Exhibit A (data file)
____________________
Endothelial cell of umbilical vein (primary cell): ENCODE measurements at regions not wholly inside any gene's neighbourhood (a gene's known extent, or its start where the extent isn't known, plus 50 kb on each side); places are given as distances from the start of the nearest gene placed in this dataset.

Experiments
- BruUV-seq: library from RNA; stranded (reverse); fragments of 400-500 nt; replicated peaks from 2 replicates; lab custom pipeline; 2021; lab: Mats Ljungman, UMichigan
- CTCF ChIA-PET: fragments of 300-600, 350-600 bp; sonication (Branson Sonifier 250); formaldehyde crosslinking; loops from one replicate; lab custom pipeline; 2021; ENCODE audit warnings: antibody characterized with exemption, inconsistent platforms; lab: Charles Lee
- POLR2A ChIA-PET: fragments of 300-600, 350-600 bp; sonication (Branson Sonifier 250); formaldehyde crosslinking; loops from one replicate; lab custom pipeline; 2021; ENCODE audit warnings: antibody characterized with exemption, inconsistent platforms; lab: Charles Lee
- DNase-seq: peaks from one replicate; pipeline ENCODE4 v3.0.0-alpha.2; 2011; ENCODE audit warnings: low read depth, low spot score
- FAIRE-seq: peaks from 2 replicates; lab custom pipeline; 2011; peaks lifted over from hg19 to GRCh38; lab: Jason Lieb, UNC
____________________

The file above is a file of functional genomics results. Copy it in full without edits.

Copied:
Endothelial cell of umbilical vein (primary cell): ENCODE measurements at regions not wholly inside any gene's neighbourhood (a gene's known extent, or its start where the extent isn't known, plus 50 kb on each side); places are given as distances from the start of the nearest gene placed in this dataset.

Experiments
- BruUV-seq: library from RNA; stranded (reverse); fragments of 400-500 nt; replicated peaks from 2 replicates; lab custom pipeline; 2021; lab: Mats Ljungman, UMichigan
- CTCF ChIA-PET: fragments of 300-600, 350-600 bp; sonication (Branson Sonifier 250); formaldehyde crosslinking; loops from one replicate; lab custom pipeline; 2021; ENCODE audit warnings: antibody characterized with exemption, inconsistent platforms; lab: Charles Lee
- POLR2A ChIA-PET: fragments of 300-600, 350-600 bp; sonication (Branson Sonifier 250); formaldehyde crosslinking; loops from one replicate; lab custom pipeline; 2021; ENCODE audit warnings: antibody characterized with exemption, inconsistent platforms; lab: Charles Lee
- DNase-seq: peaks from one replicate; pipeline ENCODE4 v3.0.0-alpha.2; 2011; ENCODE audit warnings: low read depth, low spot score
- FAIRE-seq: peaks from 2 replicates; lab custom pipeline; 2011; peaks lifted over from hg19 to GRCh38; lab: Jason Lieb, UNC